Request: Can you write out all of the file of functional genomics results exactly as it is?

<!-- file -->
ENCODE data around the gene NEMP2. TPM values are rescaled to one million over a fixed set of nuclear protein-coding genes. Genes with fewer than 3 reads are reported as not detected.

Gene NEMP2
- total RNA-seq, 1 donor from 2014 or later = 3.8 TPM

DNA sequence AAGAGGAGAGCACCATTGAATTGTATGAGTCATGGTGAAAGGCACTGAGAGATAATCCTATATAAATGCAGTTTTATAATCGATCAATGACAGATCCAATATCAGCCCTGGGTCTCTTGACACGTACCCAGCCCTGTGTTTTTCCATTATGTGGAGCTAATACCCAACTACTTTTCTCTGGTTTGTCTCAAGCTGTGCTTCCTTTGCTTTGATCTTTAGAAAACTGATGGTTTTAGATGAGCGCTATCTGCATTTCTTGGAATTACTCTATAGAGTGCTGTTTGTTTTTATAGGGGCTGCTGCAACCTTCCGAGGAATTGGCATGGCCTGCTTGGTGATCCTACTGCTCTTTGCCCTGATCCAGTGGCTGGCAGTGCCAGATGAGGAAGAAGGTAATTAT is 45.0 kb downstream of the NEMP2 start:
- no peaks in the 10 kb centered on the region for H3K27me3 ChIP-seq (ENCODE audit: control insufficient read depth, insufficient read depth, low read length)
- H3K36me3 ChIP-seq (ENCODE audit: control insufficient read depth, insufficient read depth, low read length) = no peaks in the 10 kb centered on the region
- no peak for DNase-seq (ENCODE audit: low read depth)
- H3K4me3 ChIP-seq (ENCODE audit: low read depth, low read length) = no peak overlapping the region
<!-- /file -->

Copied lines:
ENCODE data around the gene NEMP2. TPM values are rescaled to one million over a fixed set of nuclear protein-coding genes. Genes with fewer than 3 reads are reported as not detected.

Gene NEMP2
- total RNA-seq, 1 donor from 2014 or later = 3.8 TPM

DNA sequence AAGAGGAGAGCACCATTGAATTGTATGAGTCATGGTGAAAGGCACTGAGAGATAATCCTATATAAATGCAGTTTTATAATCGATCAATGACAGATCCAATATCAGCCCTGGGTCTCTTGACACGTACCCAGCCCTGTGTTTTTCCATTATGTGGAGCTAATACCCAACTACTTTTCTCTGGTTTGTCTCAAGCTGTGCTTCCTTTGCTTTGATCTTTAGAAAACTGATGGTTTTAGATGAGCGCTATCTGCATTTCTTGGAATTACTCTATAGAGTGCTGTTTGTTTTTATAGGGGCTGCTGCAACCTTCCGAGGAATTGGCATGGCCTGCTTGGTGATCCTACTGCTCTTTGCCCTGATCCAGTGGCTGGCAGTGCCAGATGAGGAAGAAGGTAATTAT is 45.0 kb downstream of the NEMP2 start:
- no peaks in the 10 kb centered on the region for H3K27me3 ChIP-seq (ENCODE audit: control insufficient read depth, insufficient read depth, low read length)
- H3K36me3 ChIP-seq (ENCODE audit: control insufficient read depth, insufficient read depth, low read length) = no peaks in the 10 kb centered on the region
- no peak for DNase-seq (ENCODE audit: low read depth)
- H3K4me3 ChIP-seq (ENCODE audit: low read depth, low read length) = no peak overlapping the region